Bobby McGuire answered the phone Wednesday afternoon and, no, he didn’t mind talking at all.
Looked forward to it, he said.
When the phone rang, McGuire, a part of the Lauderdale County Sports Hall of Fame’s Class of 2013, admitted he was in the process of discussing with his wife about what he’ll say at Saturday night’s induction ceremony.
He’s got plenty to choose from, ya know. Those were fun times to be a baseball player.
McGuire could tell them about the time his semi-pro team played a doubleheader in Leoma, Tenn., and he pitched complete games, winning each one.
Or he could tell the story of when he was playing for a Navy team and correctly predicted to a fellow teammate that he would win the league’s triple crown, and then went out and did it.
There’s also the story of his three-week stint in the Detroit Tigers spring training camp where he was offered $350 per month by then-general manager John McHale to play professional baseball, and turned it down because he didn’t think he could pay the mortgage on his new house in Lexington.
And there’s plenty of stories from the longtime Lexington resident’s days as a youth baseball coach.
So many stories, so little time to speak.
McGuire and his classmates — Beth Brewer, Nancy Esslinger Brock, Carl Bullard, Bill Kelley, J.D. Moomaw, Tommy Suitts, Terry White (posthumously), Mike Willis and Damon Young, will be inducted into the hall of fame in a ceremony at the Marriott Shoals Conference Center on Saturday night. If the others have as many stories as McGuire, it promises to be a memorable evening.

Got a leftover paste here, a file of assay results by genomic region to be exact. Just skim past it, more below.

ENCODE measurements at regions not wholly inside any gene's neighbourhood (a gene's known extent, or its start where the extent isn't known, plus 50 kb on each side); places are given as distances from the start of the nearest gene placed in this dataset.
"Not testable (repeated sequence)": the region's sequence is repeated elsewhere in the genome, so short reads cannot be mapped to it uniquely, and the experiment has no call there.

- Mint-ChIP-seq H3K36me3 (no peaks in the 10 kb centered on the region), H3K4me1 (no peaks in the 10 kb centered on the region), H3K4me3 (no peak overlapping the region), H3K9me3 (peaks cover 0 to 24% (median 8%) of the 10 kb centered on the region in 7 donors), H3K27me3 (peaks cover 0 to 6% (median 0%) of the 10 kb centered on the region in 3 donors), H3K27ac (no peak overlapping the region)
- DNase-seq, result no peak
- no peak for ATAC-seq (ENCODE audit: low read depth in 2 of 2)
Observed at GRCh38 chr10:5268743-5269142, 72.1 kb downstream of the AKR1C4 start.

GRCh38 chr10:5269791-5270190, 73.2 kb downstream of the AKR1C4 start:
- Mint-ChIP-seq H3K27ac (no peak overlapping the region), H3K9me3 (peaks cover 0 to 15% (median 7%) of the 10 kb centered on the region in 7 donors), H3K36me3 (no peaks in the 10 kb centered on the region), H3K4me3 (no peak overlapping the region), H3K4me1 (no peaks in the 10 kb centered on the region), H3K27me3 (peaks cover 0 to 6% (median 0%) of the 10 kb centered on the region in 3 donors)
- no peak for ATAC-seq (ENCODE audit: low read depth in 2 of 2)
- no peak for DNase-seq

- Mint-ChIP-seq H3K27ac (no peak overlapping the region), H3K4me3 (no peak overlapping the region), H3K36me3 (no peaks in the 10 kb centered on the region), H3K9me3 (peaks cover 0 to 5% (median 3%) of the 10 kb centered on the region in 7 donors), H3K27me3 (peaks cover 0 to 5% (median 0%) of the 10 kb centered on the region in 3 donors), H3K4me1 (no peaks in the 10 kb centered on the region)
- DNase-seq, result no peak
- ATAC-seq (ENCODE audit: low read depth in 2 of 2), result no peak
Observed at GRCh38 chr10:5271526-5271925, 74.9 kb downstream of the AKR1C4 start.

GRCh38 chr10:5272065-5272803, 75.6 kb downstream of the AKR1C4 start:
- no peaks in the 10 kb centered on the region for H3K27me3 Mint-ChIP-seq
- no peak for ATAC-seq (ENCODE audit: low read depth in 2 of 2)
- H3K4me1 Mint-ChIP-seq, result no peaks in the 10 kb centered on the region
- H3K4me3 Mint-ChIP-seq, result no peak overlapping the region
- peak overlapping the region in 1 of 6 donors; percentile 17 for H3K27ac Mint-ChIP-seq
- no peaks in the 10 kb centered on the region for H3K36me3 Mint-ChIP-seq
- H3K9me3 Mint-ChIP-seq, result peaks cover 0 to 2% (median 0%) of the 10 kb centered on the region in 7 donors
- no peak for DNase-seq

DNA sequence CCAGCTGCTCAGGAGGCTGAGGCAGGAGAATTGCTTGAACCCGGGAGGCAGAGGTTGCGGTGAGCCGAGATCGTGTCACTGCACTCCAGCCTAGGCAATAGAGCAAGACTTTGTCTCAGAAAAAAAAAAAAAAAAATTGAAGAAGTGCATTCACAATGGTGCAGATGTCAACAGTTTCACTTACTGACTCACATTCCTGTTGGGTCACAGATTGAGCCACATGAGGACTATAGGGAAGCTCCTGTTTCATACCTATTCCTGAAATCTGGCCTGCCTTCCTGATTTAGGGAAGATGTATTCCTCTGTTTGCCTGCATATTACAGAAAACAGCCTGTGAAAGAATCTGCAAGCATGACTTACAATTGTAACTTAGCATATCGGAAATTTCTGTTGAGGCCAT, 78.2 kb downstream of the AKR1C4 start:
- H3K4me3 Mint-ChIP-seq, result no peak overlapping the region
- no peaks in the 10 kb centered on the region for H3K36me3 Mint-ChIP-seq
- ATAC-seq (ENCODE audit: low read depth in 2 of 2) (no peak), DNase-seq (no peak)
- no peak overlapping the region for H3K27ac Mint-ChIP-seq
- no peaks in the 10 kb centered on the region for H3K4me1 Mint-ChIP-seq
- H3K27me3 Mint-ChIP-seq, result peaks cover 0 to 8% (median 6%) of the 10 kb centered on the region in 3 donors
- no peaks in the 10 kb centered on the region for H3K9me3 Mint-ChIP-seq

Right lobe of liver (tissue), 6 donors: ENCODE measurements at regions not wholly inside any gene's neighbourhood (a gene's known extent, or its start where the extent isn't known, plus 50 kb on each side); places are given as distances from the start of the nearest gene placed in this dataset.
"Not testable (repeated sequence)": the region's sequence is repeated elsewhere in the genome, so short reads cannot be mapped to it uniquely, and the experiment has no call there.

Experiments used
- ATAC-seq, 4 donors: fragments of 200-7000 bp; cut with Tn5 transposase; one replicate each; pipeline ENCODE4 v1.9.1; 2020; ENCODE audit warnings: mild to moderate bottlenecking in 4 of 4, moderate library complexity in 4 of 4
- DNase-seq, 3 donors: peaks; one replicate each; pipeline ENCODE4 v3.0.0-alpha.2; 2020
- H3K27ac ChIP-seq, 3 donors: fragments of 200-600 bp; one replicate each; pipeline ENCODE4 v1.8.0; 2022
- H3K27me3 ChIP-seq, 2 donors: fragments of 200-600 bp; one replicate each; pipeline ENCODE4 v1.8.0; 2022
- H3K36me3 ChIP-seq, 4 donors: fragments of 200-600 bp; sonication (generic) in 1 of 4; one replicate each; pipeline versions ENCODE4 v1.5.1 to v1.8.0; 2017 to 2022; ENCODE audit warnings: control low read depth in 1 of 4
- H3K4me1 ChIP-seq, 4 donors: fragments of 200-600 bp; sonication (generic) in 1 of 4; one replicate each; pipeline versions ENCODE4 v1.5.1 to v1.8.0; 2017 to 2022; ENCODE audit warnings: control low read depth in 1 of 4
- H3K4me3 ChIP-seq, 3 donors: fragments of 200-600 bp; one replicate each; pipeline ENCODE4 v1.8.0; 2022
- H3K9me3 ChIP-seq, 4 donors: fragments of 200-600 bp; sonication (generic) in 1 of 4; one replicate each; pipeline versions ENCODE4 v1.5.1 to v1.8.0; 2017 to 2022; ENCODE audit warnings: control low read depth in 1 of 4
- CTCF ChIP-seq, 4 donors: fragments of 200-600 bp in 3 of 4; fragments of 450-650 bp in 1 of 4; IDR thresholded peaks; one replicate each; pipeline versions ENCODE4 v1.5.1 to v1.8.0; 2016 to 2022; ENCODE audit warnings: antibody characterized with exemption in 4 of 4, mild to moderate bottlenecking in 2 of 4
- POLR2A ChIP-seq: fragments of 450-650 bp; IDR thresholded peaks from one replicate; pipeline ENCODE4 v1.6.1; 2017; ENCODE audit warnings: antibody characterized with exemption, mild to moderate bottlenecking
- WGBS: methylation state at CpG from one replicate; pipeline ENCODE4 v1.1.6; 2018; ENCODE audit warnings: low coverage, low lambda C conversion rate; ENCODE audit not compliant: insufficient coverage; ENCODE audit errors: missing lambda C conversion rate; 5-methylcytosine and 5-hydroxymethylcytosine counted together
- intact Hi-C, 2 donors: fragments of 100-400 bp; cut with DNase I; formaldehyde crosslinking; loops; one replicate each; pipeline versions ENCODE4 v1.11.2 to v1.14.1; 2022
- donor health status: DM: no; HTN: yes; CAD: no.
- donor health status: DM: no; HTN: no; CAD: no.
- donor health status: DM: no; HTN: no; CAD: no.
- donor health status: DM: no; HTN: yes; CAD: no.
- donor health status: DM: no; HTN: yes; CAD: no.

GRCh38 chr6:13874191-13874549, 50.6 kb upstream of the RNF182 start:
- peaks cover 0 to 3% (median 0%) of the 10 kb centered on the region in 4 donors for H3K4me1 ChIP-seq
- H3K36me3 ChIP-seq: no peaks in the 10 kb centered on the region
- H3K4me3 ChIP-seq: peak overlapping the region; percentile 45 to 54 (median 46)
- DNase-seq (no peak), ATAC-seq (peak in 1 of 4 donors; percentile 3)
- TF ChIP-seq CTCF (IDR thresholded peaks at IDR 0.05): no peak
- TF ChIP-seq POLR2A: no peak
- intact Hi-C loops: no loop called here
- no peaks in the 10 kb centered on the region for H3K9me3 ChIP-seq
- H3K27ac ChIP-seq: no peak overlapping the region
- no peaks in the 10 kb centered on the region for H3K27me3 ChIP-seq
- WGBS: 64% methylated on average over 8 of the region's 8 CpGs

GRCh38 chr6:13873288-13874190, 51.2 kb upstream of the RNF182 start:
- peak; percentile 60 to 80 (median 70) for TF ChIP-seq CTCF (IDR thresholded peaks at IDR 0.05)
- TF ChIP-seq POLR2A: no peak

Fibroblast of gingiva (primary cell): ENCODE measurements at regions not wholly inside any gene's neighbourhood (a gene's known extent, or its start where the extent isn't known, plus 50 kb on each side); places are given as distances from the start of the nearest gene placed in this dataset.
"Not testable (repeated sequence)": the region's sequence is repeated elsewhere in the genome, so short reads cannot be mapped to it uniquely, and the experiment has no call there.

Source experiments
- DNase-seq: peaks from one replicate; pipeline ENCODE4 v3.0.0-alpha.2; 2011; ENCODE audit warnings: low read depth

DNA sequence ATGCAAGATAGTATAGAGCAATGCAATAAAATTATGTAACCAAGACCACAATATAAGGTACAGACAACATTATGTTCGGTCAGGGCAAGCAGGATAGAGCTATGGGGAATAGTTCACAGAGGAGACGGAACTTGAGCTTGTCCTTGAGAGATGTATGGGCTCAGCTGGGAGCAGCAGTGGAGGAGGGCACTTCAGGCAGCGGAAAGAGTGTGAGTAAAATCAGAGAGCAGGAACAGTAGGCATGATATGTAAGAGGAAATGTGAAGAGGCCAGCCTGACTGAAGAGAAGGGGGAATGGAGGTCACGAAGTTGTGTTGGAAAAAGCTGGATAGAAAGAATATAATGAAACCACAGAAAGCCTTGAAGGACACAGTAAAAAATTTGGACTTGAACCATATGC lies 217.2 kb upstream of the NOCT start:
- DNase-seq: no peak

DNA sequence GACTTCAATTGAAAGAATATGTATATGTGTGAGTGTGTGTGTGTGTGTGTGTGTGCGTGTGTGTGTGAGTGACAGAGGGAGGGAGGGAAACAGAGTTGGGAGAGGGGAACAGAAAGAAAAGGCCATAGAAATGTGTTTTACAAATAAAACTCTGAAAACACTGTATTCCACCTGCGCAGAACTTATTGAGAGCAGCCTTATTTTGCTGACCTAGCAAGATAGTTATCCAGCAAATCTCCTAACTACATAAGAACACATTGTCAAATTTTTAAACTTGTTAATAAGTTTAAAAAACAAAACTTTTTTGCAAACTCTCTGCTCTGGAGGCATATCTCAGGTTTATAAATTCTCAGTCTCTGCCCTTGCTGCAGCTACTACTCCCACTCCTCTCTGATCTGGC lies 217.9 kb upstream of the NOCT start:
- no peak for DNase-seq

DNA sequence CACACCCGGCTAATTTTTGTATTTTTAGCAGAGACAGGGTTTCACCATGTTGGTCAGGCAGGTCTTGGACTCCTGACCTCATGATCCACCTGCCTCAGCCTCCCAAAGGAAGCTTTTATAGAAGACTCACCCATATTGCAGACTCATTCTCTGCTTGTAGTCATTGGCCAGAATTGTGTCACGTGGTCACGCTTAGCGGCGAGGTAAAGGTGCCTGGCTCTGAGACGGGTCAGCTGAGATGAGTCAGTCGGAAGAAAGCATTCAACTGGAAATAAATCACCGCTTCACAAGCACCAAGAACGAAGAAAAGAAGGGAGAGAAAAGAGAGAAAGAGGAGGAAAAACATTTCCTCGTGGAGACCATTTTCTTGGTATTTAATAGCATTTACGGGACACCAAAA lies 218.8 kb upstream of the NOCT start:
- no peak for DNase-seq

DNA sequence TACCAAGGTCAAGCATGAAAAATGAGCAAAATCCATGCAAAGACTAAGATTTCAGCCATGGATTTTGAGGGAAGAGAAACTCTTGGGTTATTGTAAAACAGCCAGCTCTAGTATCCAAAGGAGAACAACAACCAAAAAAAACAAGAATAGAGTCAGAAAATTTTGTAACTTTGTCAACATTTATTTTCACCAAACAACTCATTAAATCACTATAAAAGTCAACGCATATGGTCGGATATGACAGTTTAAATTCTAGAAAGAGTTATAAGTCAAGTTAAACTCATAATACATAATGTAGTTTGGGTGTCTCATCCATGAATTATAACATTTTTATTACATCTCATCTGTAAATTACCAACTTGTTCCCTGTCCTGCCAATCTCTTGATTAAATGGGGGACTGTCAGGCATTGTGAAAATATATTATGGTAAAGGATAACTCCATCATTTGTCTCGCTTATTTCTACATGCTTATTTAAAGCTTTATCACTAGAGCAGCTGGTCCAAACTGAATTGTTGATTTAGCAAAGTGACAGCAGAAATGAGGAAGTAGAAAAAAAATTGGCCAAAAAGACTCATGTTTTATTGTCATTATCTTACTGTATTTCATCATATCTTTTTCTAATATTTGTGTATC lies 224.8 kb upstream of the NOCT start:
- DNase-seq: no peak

Without stealing all of McGuire’s material, here’s the short version of that day in Leoma when he pitched complete-game wins in both games of a semi-pro doubleheader.
“Mr. Bob Eastep was the manager at St. Joe and he came up to me and said, ‘Bob, you’ll pitch the first game,’ ” McGuire recalled. “I went out on the mound and won 2-1.”
In between games, McGuire said he went to use the restroom.
“I walked into the restroom and here came some men and they started sticking money in my pockets,” McGuire said. “I asked what was going on, and they said they wanted me to pitch the second game. I told them Mr. Bob was the manager and they said they’d take care of Bob.”
McGuire remembers seeing the men in the dugout. A short time later, his manager approached him and said, “Bob, they want you to pitch the second game. I said, Mr. Bob, if you want me to, I will.’ ”
So, McGuire went back out to the mound and won it 3-2.
“It’s the first and only time I pitched a doubleheader,” McGuire said. “I couldn’t wait to get home to see how much money I had.”
“Between 45 and 50 dollars,” he said. “That’s more than I made working at Reynolds that week.”
I’m not going to steal any more of McGuire’s material. If you want more, and there’s plenty, better show up Saturday night.
Contact Gregg Dewalt at 256-740-57478 or firstname.lastname@example.org. Follow @greggdewalt on Twitter.